Reviews - Specialty Releases


Film Review: Petition

Sad and sobering account of human-rights violations in modern-day China.

Jan 14, 2011

-By Eric Monder


filmjournal/photos/stylus/159552-Petition_Md.jpg

For movie details, please click here.

Petition is a stark document about a handful of Chinese people who are bravely but futilely trying to protest their government’s harsh treatment of their families. Director Zhao Liang lets his subjects—and his images—make the point that major reforms are badly needed in his home country. The question remains whether his film will find an audience that truly cares.

Most of Petition focuses on a few case histories that Zhao filmed over a period of 12 years (starting in the mid-1990s), but they come to represent a larger number of heroic individuals who have been valiantly fighting against the Chinese government’s bureaucracy in a “petition” system that almost never works. Whether they are attempting to clear or correct a record or register a grievance, these provincial citizens rarely get satisfaction and spend months or even years of their lives ostracized in Beijing’s squatty “Petition Village” in order to make their case.

Petition isn’t the first film to illustrate injustices in modern China (see China Blue for its powerful look at the world of sweatshops), nor is it the first Chinese film to be shot secretly and smuggled out of the country. But Zhao Liang does a thorough and credible job as both filmmaker and activist. Petition is long (at over two hours) but rarely dull, as we become increasingly involved in such stories as a woman and her daughter trying to clear their name against charges the mother killed her husband.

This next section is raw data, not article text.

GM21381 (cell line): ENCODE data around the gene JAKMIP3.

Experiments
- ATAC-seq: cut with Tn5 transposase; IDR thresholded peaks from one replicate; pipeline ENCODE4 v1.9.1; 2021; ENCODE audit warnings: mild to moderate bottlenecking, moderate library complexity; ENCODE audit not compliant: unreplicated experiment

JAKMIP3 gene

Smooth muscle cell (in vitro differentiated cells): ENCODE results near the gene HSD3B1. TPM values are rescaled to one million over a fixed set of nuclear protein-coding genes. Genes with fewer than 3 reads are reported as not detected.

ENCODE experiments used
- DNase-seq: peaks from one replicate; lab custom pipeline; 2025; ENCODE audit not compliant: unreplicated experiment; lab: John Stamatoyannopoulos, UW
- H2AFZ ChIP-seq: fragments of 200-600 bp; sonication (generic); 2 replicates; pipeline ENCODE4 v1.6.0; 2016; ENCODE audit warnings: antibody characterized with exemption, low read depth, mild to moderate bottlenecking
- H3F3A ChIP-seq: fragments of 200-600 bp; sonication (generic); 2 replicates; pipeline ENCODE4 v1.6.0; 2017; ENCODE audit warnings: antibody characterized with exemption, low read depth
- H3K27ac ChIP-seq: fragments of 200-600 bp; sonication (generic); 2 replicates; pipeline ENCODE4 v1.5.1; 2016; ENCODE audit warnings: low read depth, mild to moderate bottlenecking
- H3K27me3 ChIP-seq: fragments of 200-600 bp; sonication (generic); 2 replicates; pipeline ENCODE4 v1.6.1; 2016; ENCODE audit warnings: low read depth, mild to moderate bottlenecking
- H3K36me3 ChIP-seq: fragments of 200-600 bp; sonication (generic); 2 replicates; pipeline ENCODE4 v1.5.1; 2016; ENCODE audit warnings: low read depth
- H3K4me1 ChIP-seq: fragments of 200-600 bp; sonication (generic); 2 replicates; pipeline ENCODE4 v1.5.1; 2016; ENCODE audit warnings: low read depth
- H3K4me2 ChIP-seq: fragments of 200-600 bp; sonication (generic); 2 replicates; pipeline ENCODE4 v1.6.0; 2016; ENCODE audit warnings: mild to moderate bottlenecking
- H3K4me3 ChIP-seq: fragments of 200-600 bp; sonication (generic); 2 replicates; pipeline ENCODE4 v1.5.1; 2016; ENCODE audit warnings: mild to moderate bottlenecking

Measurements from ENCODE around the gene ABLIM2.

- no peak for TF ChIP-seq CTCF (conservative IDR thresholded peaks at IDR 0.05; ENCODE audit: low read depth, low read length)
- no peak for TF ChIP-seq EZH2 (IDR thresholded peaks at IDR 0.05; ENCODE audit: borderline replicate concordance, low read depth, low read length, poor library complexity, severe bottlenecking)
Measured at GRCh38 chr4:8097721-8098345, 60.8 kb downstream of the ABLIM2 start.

Like Frederick Wiseman, Zhao finds the Kafkaesque absurdity of institutions. Unlike Wiseman’s “purer” cinéma-vérité approach, we hear the director ask questions (and even give advice) from behind the camera. By necessity, Zhao films the scenes at the Petition office surreptitiously—and the hidden camera records some physically brutal treatment of the petitioners by the police and guards. The occasional intertitles are helpful, though it becomes difficult to figure out whether conditions are getting better or worse since the timeline is not explicit.

In any case, Petition has at least as much value as a report from Human Rights Watch or a similar organization. Let’s hope it makes a difference where it matters.


Film Review: Petition

Sad and sobering account of human-rights violations in modern-day China.

Jan 14, 2011

-By Eric Monder


filmjournal/photos/stylus/159552-Petition_Md.jpg

For movie details, please click here.

Petition is a stark document about a handful of Chinese people who are bravely but futilely trying to protest their government’s harsh treatment of their families. Director Zhao Liang lets his subjects—and his images—make the point that major reforms are badly needed in his home country. The question remains whether his film will find an audience that truly cares.

Most of Petition focuses on a few case histories that Zhao filmed over a period of 12 years (starting in the mid-1990s), but they come to represent a larger number of heroic individuals who have been valiantly fighting against the Chinese government’s bureaucracy in a “petition” system that almost never works. Whether they are attempting to clear or correct a record or register a grievance, these provincial citizens rarely get satisfaction and spend months or even years of their lives ostracized in Beijing’s squatty “Petition Village” in order to make their case.